Christ was not just a representative male, he was representatively and fully human. He chose not to generate children, but rather to nurture all who came into contact with his inclusive grace and empowerment, giving men and women the equal right to become 'children of God'. AND, Mary Magdalene (a woman) was chosen by Christ to bring the Good News of his resurrection to the male apostles - who, of course, did not believe her. What's new?

Saturday, October 10, 2009

Dunedin is not dull

Whenever I mention I want to move to Dunedin, NZ, people think I am mad. Today there is an article in the Sydney Morning Herald. St Paul's Anglican Cathedral is on the left in the photo. 

Behind the heritage facades beats the heart of a buzzing university city, writes Briar Jensen.

Dunedin, winner of New Zealand's most beautiful city award last year, is often considered conservative. But with almost one-fifth of the city's population being university students, it is not dull. Among the beautifully preserved gold rush-funded heritage buildings are funky fashion and design stores, hip cafes and wine bars.
Despite having the world's steepest street, the central city is flat and compact and you can navigate comfortably on foot.
The Otago Peninsula is a treat for nature lovers, being home to rare yellow-eyed penguins and the only mainland breeding ground of the northern royal albatross.

If you're a discerning coffee drinker, head to Strictly Coffee in a side street just behind the Octagon city centre, where you can watch the industrial-sized roaster in action. The best way to explore the city is on foot, so start at the Octagon, overlooked by St Paul's Anglican Cathedral, the imposing Municipal Chambers, Dunedin Public Art Gallery and, in the background, the Gothic spire of First Church. Read the pavement plaques around the Robert Burns statue, which feature intriguing and revealing quotes from notable Dunedin writers and poets.

Walk down Stuart Street to the Flemish Renaissance railway station, reputedly New Zealand's most photographed building, with its Royal Doulton mosaic tiles and leadlight windows. Here you can book the scenic Taieri Gorge Railway, which runs half-day return trips to rugged Central Otago. Ditch the diet and follow the delicious smell to nearby Cadbury World for a factory tour with loads of samples.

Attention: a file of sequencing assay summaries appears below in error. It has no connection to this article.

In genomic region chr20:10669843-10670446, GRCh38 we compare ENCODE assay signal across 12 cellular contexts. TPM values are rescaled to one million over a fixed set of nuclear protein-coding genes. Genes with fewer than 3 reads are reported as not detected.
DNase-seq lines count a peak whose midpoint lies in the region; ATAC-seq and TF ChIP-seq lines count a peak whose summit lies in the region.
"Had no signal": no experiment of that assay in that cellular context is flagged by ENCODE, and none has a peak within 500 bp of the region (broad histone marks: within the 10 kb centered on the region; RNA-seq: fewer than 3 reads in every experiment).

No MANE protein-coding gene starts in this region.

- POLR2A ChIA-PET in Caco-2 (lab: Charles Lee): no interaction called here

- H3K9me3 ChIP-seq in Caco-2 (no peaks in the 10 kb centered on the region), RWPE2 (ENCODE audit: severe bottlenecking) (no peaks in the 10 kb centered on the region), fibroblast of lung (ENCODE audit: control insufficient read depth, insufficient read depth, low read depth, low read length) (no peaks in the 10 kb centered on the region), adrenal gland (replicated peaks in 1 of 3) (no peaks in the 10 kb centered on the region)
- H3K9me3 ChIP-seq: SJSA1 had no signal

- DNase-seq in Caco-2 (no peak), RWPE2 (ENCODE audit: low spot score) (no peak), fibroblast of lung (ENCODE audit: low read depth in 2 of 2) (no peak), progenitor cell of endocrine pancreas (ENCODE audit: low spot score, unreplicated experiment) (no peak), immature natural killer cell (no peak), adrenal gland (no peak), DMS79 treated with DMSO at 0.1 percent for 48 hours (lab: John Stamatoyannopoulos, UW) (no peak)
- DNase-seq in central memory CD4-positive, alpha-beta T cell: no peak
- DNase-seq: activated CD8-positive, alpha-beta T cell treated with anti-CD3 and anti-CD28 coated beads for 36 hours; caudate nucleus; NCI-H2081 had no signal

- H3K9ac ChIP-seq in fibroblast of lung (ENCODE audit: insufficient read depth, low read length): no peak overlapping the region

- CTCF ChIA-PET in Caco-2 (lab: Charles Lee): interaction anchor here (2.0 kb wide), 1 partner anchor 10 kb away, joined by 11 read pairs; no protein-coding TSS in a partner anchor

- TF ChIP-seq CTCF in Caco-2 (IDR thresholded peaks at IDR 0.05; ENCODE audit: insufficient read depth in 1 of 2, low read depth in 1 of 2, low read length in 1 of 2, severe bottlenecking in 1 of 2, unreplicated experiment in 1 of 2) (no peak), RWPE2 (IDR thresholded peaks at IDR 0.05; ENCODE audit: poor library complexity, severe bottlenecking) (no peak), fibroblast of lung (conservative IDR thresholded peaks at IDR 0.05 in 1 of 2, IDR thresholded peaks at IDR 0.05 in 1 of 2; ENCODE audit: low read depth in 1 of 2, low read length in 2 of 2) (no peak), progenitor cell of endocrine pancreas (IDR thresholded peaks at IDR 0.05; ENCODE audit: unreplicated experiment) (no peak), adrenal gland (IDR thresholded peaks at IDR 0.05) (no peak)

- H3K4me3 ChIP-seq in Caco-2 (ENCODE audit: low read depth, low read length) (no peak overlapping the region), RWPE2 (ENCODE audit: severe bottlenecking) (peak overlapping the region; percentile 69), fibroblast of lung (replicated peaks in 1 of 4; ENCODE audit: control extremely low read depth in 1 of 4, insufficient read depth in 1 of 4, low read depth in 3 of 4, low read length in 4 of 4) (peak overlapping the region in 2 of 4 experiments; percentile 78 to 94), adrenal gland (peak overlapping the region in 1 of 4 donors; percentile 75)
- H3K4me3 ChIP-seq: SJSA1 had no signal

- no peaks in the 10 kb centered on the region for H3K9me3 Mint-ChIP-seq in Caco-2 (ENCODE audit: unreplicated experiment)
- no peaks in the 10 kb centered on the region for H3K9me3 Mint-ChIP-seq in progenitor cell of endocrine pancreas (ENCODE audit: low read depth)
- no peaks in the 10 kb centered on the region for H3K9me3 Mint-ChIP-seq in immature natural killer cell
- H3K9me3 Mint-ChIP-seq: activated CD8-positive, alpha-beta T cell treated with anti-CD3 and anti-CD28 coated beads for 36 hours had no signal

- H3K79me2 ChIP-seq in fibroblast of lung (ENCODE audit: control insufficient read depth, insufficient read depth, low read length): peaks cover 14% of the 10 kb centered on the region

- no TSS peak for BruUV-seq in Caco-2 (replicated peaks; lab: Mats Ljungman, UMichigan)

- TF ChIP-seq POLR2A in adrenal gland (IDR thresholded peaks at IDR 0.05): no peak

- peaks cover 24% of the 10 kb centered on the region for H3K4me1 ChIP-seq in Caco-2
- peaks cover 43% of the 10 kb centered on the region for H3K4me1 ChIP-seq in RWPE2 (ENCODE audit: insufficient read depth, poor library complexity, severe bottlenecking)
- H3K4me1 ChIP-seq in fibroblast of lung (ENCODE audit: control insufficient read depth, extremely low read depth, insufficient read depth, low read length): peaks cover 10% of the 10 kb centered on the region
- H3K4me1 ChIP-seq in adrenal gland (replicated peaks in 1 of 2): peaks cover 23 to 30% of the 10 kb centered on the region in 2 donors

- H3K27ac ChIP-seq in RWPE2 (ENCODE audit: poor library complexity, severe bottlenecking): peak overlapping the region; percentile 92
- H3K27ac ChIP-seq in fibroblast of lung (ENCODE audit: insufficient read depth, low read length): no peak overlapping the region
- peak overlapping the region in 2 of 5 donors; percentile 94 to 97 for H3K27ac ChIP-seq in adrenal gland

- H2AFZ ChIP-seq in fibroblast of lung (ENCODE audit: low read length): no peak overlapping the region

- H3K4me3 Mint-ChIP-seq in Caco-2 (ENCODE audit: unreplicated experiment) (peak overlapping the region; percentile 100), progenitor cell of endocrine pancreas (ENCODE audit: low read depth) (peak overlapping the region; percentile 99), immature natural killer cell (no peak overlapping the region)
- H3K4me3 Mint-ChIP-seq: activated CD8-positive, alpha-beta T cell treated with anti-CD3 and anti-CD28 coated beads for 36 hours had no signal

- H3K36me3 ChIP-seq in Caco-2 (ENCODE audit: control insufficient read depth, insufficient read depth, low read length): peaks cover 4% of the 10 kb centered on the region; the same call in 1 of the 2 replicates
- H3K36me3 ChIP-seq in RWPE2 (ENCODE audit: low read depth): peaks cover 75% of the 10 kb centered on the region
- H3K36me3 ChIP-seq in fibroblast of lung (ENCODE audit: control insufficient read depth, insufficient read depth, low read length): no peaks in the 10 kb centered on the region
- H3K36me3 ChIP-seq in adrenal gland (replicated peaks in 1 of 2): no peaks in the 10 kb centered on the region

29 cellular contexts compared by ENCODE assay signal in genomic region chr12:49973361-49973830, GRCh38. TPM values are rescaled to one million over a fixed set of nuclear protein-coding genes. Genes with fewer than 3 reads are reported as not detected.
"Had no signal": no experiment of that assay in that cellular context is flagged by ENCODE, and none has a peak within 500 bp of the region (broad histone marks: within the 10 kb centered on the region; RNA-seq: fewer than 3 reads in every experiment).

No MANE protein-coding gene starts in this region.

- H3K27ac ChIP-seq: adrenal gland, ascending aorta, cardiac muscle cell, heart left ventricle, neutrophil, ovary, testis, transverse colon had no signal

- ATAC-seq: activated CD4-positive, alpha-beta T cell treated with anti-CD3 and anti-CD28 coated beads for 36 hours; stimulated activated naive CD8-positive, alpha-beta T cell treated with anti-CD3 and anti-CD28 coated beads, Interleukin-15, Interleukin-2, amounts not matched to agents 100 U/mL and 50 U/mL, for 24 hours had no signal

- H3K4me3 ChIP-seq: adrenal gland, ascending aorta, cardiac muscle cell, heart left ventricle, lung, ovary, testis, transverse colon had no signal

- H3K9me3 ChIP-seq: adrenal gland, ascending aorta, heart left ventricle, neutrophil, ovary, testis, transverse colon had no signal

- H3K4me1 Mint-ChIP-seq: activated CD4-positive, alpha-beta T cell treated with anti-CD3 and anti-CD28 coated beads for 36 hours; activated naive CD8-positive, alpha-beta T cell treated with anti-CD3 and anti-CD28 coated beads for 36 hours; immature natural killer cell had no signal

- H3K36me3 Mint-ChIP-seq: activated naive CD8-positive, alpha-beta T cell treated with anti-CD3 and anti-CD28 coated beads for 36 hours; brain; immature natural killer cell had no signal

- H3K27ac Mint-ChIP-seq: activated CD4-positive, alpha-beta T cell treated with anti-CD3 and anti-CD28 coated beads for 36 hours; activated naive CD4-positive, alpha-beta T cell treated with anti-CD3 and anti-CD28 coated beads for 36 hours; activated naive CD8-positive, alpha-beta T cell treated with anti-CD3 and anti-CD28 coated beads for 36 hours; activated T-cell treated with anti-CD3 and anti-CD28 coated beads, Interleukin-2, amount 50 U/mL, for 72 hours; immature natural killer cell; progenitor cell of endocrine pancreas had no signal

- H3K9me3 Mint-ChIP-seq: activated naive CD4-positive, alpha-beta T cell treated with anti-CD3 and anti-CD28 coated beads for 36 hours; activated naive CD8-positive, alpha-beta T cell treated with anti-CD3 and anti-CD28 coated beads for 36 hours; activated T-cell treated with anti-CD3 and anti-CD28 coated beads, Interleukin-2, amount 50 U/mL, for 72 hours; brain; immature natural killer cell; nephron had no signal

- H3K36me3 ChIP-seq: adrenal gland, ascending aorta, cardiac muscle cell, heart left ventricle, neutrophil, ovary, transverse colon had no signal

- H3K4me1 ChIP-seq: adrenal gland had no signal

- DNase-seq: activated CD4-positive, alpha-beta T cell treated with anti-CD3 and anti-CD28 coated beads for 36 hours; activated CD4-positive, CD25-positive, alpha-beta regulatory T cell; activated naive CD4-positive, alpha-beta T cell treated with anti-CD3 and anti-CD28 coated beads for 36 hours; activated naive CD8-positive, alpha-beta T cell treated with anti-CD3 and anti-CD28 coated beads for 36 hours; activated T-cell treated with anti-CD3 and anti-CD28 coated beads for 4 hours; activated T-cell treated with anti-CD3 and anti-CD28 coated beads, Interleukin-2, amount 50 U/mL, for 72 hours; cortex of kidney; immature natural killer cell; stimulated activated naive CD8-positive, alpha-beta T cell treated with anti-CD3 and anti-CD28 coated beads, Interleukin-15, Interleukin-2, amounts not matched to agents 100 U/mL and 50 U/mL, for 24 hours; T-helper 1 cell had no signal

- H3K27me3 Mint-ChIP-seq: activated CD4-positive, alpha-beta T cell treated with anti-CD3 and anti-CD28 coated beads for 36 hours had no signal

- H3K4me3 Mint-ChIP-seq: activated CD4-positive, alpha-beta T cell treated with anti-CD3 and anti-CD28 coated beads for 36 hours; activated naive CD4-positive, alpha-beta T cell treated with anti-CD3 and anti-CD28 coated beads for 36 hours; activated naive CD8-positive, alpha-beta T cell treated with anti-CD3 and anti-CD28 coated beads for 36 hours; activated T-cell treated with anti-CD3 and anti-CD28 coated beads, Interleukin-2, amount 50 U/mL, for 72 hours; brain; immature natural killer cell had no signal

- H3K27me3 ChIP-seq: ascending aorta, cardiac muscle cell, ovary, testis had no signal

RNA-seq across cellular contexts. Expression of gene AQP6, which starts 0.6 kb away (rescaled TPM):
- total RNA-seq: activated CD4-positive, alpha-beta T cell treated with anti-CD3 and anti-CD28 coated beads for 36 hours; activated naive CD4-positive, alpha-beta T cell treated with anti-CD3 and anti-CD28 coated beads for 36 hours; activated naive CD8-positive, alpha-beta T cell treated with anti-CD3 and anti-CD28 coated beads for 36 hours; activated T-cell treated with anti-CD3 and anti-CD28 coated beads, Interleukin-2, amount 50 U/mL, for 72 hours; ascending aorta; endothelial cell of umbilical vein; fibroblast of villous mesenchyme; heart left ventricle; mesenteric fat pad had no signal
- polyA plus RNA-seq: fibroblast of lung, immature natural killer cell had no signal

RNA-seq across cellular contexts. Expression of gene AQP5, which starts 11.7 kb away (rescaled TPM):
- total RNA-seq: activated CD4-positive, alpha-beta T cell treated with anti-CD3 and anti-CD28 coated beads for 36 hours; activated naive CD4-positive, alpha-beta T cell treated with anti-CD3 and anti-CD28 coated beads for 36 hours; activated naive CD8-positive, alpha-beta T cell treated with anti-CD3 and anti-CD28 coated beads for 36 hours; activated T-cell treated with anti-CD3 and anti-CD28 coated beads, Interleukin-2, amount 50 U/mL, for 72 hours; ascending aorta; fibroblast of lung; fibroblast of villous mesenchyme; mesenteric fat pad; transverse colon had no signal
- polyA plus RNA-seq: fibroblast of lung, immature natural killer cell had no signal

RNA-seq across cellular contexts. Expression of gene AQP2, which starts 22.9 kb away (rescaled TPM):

Follow Cumberland Street to the University of Otago, New Zealand's oldest university and the first to admit women, where imposing volcanic rock and limestone buildings cluster around a tranquil, tree-lined stream.

I just want to sell my house and get going.

Thursday, October 08, 2009

Long Term Plans

Not much blogging as I have been trying to prepare a 35 year old house for sale and housework is the last thing I like to do. I have been reading blogs as a break from the task. Amazing the dust that develops in hidden places where no-one would ever look unless they were considering to buy a home and I cannot just blame the recent dust storms.

However I have also been amusing myself planning a long journey at the end of next year. I do not even know where I will be living so most plans are vague except today the cost of 2 nights accommodation in Oberammergau and the tickets to the Passion play went onto my credit card. The tickets are for the performance on September 21, 2010.  If I cancel up to 6 months before I only lose 20% and 3 months before 30%. However even a year before the date I had to take a higher accommodation level than I originally wanted.

Friends from South Africa, whom I met on the train to the performance back in 1980, emailed me back in March suggesting a reunion (The play is only performed every 10 years.) However my emails to them have gone unanswered since May so sadly I am going alone. I am very worried about them in the volatile conditions in Johannesburg.

My dreams are to spend September in Europe. I have never been to Portugal and visited Spain way back in 1980. Or I could return to the British Isles which I last visited also in 1980 and have never been to Ireland. I must resist spending too much more time in Bavaria which I love so much but was there in 2008.

After the performance I am considering returning home via the USA and Canada.

My plan is to complete a loop mainly by train from Chicago to New York to New England onto Nova Scotia then Montreal, Quebec, Ottawa, Toronto and Niagara. Finally flying from Toronto with a stopover in either San Francisco or Los Angeles.

I was not sure which way to go but find I would see more in daylight on the Lake Shore Limited from Chicago to New York rather than the other way.

I want to catch the jetcat from Portland to Nova Scotia but this year it finishes running on October 12 and I have just learnt from Grandmere's blog that the leaves in New England may not be at their best that early.

I also find it is difficult to see some places on my list such as Mt Washington in New Hampshire and the Cabot trail in Nova Scotia. I either need to drive (Right hand traffic, no, no) or travel with an expensive tour, they always stay in much more expensive accommodation than I need or can afford.  Europe is so much easier than North America, or Australia for that matter, for the budget traveller without a car.

However al these details can wait until next year, I must stop dreaming and get back to housework.